Ron Fassler
4 min readNov 20, 2019


November 20, 2019: Theatre Yesterday and Today, by Ron Fassler

I — along with 153 other lucky folks — got to attend a Q & A with the legendary actor-writer-director-author Alan Alda yesterday afternoon. It took place in the intimate Robin Williams Center on West 54th Street courtesy of the AFTRA-SAG Foundation. Alda held the audience in the palm of his hand with an overabundance of charm and wit that were dazzling (there’s no other word for it). His secret, I suppose, is that he is a genuinely authentic person who has lived an exemplary life. His effortless ability to communicate honestly and directly is a tonic, especially at a time in our national psyche where such a person is a rarity. In all seriousness, it felt as if we were celebrating all that is good in a human being while sharing space with him.

Moderator Brian Rose and Alan Alda on November 19, 2019.

I took voluminous notes as he had so much to say on so many different subjects. Although the interviewer (Brian Rose) took us down the long path of a still-thriving sixty-year career, Alda is such a renaissance man that his varied interests know no bounds (his fourteen years hosting American Scientific Frontiers on PBS is testament to that). He helped to create the Alda Center for Communicating Science at Stony Brook University on Long Island and is a committed feminist, who was instrumental in the 1970s in trying to get the Equal Rights Amendment passed. And though that effort failed, he seemed optimistic that he may live to see it passed in his lifetime.

At eighty-three, Alda has seen show business go through many iterations. His start began when he was carried on stage in 1937 as a six-month-old back in the days of burlesque. His father, Robert Alda, was a straight man to such comics as Phil Silvers as well as a fine singer (he portrayed George Gershwin in the 1945 biopic Rhapsody in Blue and created the role of Sky Masterson in Guys and Dolls). During yesterday’s talk, Alda mentioned how he watched that brilliant musical over and over again when he was a mere thirteen-years-old: “I would watch from the wings and Sam Levene [the original Nathan Detroit] would stand in the same place and say his lines, but he would do them so differently every night that the laughs would come in different places. I was astonished to watch him. I learned more about acting from watching him in the wings than any other way.”

Alda never went to any sort of acting school, though he did do some work with Paul Sills, who was a master in the art of theatre games. In fact, Alda believes that improv is the most important tool an actor can have. “You learn something at the very beginning of theatre games. It’s the most effective kind of improvisation that I’ve ever encountered because it’s very strict; very disciplined. You learn something very basic at the very beginning. Whereby being funny is not the objective and you’re discouraged from joke making. But the basic thing you learn is to connect with the other player. And that’s why I think it’s the best training for acting, because if you don’t have that connection with the other person, it’s a fraudulent encounter. You are pretending to encounter the other person. I don’t think it’s true that it’s like children pretending. It’s not pretending; it’s an act of imagination that’s mutual and you enter into it together and you agree on the circumstances.”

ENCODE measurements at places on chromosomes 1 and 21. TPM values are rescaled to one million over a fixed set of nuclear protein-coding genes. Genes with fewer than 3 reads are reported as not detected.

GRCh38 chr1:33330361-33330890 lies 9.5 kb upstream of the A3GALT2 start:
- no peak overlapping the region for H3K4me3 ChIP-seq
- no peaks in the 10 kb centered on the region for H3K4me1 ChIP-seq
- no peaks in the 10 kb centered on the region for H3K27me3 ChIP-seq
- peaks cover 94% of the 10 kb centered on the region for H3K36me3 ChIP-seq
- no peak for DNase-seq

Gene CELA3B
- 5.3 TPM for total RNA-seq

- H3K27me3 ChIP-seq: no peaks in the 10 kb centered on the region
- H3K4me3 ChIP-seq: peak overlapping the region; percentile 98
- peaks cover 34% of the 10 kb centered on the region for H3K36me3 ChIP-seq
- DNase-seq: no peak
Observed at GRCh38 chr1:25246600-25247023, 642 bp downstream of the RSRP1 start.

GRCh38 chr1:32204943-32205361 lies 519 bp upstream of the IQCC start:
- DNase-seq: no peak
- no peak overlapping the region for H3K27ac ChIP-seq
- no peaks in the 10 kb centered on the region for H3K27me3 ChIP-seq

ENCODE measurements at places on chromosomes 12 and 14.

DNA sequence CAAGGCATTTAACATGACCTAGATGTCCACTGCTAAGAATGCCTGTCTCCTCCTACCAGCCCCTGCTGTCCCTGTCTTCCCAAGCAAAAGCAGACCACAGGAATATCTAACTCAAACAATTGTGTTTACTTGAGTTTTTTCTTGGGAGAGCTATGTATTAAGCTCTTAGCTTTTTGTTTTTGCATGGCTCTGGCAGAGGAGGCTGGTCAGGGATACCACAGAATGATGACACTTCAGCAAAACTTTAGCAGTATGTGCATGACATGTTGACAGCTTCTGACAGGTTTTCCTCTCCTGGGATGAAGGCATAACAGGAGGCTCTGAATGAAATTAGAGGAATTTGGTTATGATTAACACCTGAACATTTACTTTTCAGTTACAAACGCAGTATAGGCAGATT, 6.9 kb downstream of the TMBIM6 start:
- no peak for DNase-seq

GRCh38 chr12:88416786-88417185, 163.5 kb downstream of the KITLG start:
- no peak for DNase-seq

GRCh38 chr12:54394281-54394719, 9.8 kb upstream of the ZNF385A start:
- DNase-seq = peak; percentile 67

One of the most crowd-pleasing stories Alda told went back to the days when he hung around the burlesque theaters with his father. “The chorus girls were very sweet to me and would take me up to the dressing room and I was sort of their mascot. They would comb my hair and pat my cheek and then they would say, ‘Okay Allie. We’re going to change our clothes now so turn your back.’ And I would turn around and face the wall and bury myself in their costumes. And I could smell their perfume and their sweat on the costumes. And I could hear them putting on their silk costumes… and they thought it didn’t mean anything.”

And it was then that Alda did a “take” for the audience that brought the house down. What can I say? You had to be there.

I should mention that Alda is presently fully engaged with a podcast he hosts called “Clear and Vivid.” He has now had over 70 conversations with people from all walks of life; everyone from Yo-Yo Ma to Madeline Albright. His passion when he talked about it yesterday was palpable: “My conversations are not about what you want them to get from you, but what they’re able to get from you. Who are they? Where are they going? What can I say that speaks to that? Otherwise I’m just spraying stuff all over you and it’s not getting in.”

Perhaps I’ll continue with more “Alda-isms” in another column, as the whole afternoon was so rich with stories and experiences that it made being in his presence such a never-ending delight. You should have seen the faces of everyone as they exited the theatre. We were all like kids coming out of a candy store having stuffed our faces. Only what we were stuffed with was passion and ideas and the grace and beauty of this wondrous person. As I wrote in another column earlier in January, he is my hero.

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Ron Fassler

Author, playwright, director, actor, theatre critic and historian, his book, “Up in the Cheap Seats,” is available at